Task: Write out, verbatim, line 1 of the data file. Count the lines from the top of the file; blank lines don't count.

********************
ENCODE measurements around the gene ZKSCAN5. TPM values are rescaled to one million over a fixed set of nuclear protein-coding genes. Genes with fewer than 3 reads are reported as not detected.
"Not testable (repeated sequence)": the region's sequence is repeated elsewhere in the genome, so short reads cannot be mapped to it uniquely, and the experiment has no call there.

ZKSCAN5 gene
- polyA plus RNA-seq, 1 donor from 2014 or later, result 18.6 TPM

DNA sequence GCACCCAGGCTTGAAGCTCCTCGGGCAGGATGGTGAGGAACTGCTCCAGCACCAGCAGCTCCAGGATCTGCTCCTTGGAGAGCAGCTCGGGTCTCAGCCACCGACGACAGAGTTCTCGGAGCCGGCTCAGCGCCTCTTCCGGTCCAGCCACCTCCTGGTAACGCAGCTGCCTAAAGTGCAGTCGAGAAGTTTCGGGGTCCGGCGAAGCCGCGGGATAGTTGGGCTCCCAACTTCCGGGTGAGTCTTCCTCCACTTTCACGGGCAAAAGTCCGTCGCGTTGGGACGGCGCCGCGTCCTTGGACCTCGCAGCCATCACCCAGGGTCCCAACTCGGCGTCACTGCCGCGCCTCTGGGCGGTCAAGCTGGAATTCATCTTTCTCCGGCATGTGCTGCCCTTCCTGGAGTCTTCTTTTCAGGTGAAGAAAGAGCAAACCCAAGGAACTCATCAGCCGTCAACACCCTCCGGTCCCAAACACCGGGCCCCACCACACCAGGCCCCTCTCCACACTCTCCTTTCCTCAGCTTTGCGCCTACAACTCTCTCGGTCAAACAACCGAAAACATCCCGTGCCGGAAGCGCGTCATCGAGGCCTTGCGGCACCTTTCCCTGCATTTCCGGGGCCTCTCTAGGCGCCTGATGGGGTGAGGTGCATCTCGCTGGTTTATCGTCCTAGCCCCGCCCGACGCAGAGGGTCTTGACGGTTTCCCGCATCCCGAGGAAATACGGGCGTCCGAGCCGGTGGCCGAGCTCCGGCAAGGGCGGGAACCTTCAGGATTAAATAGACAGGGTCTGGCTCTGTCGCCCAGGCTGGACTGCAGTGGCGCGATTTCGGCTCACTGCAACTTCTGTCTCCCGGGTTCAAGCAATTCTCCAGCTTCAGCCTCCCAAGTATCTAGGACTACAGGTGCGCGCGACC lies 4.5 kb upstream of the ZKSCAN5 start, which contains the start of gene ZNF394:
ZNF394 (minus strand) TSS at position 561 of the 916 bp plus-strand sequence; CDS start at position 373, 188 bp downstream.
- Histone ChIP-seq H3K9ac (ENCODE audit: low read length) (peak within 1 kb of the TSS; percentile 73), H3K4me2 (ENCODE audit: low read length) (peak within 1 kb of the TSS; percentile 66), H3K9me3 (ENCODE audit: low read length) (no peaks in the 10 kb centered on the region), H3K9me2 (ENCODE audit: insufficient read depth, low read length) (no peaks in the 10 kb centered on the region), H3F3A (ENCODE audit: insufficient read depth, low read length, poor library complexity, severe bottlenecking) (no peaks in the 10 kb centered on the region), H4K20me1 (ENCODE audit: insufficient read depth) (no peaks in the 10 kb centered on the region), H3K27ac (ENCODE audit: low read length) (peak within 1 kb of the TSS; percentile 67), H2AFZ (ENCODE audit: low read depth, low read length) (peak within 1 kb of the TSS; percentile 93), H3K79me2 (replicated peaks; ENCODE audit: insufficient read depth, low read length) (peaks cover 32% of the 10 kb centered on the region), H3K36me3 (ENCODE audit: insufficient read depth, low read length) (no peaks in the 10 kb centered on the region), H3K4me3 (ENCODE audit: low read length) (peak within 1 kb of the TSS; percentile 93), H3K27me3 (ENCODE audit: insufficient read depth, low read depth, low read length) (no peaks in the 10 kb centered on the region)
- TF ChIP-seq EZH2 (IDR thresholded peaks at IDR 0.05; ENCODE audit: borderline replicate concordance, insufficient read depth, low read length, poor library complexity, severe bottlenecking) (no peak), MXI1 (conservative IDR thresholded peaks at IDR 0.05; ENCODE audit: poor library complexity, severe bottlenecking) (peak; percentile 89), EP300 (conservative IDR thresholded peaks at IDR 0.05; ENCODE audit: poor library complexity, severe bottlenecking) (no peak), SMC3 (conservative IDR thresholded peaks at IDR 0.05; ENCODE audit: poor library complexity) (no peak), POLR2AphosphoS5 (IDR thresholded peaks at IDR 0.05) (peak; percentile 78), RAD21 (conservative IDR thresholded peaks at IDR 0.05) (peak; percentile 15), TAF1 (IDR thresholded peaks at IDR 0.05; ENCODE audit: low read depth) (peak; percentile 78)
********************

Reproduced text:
ENCODE measurements around the gene ZKSCAN5. TPM values are rescaled to one million over a fixed set of nuclear protein-coding genes. Genes with fewer than 3 reads are reported as not detected.